Frumgirl 1: Unconscious Innuendo

I don’t like posting about things that frummies do in non-orthodox environments to make themselves look incredibly silly and perpetuate stereotypes. Regardless of how much they may make me wish we were not affiliated with each other, I generally don’t make a big deal about it. This particular issue, however, I feel is worth writing about.

Frummies are sheltered. I get that. Frummies have different standards of normalcy. Non-frummies get that. There are, however, limits to what can be considered venial offenses. Some things just go too far.

Now, I publicly call myself a frummie, but one that grew up with movies, (sometimes a TV,) and a voracious appetite for all types of books. Despite my film-like “exposure,” to public media, I have yet to develop into what’s called a guttermind. That’s the word I use for people who think about intimate matters with such regularity so as search through completely innocent comments for hints of innuendo. Despite the darkroom effect of grad school, I have gone no further towards becoming one. Either I mysteriously upgraded from analog to digital image capturing somewhere along the line or Bais Yaakov highly eggagerated matters on yet another aspect of the “outside world.”

Bais Yaakovs would have their girls think that all males, and especially non-orthodox males, are gutterminds of the worst sort. This, folks, is not true. Yes, I am sure. Some guys are, I’m not denying that, but some are definitely not. And guttermindedness is not restricted to the males half of the specie, some females are even worse.

Growing up sheltered and being placed into the company of gutterminds for the first time might excuse the occaisional mildly gutterable comment. It is NOT a condonation to use unwittingly blatant innuendo, or for what actually goes on.

Which happens. It happens so often and to such a degree that I am forced to wonder if some of it might not be intentional. No, I guess it can’t be. People really are that clueless.

It is best demonstrated by example. I am cringing and turning red merely typing this, but if I don’t is impossible to understand what I mean. And the severity and prevalence of its occurrence.

A frum classmate of mine has a sore throat. She changed her facebook status to read that she wishes for something hot in her throat. Except she used more adjectives, and worded it slightly differently. It was not pretty.

She was wishing for a tea, or chicken soup if she could get it. I know she meant it completely innocently. Her phrasing was…unfortunate. There was, in fact, no way to avoid the innuendo. No guttermindedness needed.

It gets worse.

I see and hear an appalling amount of…dare I say it? Not entirely straight intimations.

Every single day.

Completely innocent, and yet so, so…

Here’s an example: “slept with” is a standard Americans euphemism for “had relations with.” Frummie girls do usually know this (thankfully,) and are carefull not to use it in reference to separate-room-literal-sleep with males. Still, I hear that particular combination of words all the time in reference to literal comatose shuteye in the vicinity of other females.

Combine it with the Frummie girl tendency to stand too close to one another and have more physical contact than the usual straight American friendly population. And then they say things like “I slept with her for a year, but we fought a lot so I moved out,” about seminary roommates while resting on another frummie girl’s lap.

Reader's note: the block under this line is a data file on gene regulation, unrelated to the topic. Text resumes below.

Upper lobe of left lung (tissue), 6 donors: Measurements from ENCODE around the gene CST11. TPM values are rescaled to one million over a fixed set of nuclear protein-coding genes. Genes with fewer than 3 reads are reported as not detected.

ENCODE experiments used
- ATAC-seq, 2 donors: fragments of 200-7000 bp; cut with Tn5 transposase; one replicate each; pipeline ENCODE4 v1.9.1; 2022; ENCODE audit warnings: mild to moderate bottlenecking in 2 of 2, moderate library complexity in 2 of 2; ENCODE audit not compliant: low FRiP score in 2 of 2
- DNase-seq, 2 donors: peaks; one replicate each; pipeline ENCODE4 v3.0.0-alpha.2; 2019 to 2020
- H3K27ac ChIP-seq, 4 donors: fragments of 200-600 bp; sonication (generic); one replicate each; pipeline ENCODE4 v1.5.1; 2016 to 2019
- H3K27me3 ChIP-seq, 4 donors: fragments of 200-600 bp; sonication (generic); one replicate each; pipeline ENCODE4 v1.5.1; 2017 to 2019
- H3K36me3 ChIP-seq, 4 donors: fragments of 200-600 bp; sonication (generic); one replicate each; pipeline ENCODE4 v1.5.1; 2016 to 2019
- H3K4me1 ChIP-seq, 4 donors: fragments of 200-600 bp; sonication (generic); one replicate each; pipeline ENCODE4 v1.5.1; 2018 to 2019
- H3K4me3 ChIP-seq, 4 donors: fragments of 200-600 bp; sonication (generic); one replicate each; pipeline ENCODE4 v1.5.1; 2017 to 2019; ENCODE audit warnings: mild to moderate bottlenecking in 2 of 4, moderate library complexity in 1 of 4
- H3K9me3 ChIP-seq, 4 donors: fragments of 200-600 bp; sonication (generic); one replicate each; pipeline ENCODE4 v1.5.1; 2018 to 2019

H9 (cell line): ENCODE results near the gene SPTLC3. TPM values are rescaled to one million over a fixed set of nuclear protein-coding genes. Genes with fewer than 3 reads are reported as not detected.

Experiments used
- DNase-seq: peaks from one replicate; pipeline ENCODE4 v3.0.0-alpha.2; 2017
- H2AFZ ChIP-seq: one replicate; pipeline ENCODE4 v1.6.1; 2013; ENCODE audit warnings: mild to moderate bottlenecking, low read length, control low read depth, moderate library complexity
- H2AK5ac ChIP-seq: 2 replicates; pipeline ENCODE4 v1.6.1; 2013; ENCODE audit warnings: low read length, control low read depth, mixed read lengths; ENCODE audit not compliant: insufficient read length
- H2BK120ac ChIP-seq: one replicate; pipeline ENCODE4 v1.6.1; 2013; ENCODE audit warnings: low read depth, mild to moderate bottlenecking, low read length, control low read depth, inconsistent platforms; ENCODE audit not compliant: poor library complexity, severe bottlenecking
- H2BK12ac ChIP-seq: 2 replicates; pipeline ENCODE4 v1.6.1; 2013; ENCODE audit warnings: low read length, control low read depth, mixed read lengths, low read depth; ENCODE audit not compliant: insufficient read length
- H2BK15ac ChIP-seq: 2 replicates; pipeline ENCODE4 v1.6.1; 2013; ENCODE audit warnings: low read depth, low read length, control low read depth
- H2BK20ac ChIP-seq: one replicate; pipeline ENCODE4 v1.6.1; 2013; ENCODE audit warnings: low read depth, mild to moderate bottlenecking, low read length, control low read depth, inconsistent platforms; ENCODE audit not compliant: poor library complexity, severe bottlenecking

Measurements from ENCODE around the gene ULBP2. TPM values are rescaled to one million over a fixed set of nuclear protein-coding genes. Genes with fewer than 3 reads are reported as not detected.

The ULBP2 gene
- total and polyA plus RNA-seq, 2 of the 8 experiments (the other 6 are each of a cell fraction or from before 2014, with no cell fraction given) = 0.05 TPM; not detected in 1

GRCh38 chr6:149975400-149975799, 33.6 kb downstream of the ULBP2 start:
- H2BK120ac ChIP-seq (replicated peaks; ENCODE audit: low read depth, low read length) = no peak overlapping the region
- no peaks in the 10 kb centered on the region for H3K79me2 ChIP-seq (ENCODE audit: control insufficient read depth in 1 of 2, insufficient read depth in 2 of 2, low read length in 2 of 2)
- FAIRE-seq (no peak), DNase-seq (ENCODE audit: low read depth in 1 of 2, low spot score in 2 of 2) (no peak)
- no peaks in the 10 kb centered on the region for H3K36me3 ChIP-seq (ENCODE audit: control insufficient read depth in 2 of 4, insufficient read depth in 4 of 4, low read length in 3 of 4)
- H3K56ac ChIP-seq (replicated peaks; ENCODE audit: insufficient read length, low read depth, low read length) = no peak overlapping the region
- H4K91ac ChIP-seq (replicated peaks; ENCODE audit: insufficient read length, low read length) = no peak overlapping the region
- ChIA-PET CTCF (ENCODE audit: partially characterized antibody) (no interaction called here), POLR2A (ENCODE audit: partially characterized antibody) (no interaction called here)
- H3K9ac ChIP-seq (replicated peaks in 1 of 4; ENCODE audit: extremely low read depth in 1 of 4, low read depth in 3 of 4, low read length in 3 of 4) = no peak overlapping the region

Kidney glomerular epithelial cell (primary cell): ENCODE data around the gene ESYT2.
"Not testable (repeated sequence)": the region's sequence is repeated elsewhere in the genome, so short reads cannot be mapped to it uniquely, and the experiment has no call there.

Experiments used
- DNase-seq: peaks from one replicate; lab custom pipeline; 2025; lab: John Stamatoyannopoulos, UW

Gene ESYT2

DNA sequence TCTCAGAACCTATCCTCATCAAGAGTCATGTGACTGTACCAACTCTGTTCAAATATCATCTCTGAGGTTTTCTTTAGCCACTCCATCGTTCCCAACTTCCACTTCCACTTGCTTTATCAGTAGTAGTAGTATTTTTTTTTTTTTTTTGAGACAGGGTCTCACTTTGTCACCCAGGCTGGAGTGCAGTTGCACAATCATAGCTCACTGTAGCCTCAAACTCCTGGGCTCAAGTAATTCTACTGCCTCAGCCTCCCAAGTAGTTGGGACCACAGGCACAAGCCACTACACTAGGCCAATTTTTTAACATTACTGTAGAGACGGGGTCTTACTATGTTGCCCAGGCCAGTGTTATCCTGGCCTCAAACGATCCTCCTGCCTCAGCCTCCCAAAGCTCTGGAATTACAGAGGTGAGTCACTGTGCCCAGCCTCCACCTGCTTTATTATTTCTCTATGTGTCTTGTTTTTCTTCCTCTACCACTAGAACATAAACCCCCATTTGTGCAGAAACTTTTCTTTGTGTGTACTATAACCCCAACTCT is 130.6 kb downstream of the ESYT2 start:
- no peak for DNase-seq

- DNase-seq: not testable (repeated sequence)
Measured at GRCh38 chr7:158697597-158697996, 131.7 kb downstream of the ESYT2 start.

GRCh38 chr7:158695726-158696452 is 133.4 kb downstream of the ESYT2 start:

Yes, it gets even worse.

I don’t care how sheltered you might be. Some things just don’t fly in public.

If Bais Yaakov girls are going out into the world so socially clueless, I hope the Frum educational administration knows it. I hope they know that there are non-gutterminded people out there who assume all frumgirls are lesbian because of it.

It bothers me exceedingly.

Published in: on September 24, 2008 at 10:15 PM  Comments (13)  

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  1. I think some of the problem with the “slept with” comment is a failure of education, but not the way you mean it. “I slept with her” is NOT a grammatically correct way to say “she was my roommate.” I think it’s probably related to Yiddish–how far off is it from “I slept BY her”? People need to learn to speak correctly, for all kinds of reasons.

  2. ooooh boy- wow do i have a lot to say here!!!! but a lot of it i probably shouldnt say, so ill just say this:

    im not sure if we can use “guttermind” and “pervert” interchangeably, but i will in this case. i think we were taught right! ALL guys are perverts. no matter what. some more than others, but they all are. they think abt sex a lot! and yes, A LOT of girls are too. not as many as guys, but a whole bunch of em.

    the “real world” is mainly focused on sex. so everything that anyone does or says, can be linked to something sexual. very sad but true. frum girls werent brought up like that in the least bit, so they dont know any better.

    this is kinda off the topic but i just wanted to make this point since u touched on it- in my opinion, all girls are bisexual to some level. this doesn’t mean girls are hooking up with each other, but there are soooo many stories of girls “experimenting”. we’re comfortable being really touchy with other and sitting on each others laps (like u said), and not grossed out when we see naked women. wtvr… just thought id throw that really inappropriate comment out there… sorry for being controversial.

  3. oy i just realized how bad that makes me look- especially after i wrote a post abt my jessica alba obsession hahahaha

    I AM NOT LESBIAN!!!!!!

  4. Katrina has a good point. On the other hand, your post opens up a whole other can of worms–Is it really a good idea for Jews to segregate themselves so much from the rest of the world for a certain time of their lives–when eventually, they will be forced to interact with the outside, non-frummie world?

  5. One thing I’ve noticed on BBC messageboards – some people will turn anything you say into innuendo, no matter how hard you try to avoid it. Especially when there’s a world of slang you don’t know. So to a certain extent, if you hang with the wrong crowd, you’re going to trip up. Heck, they trip each other up.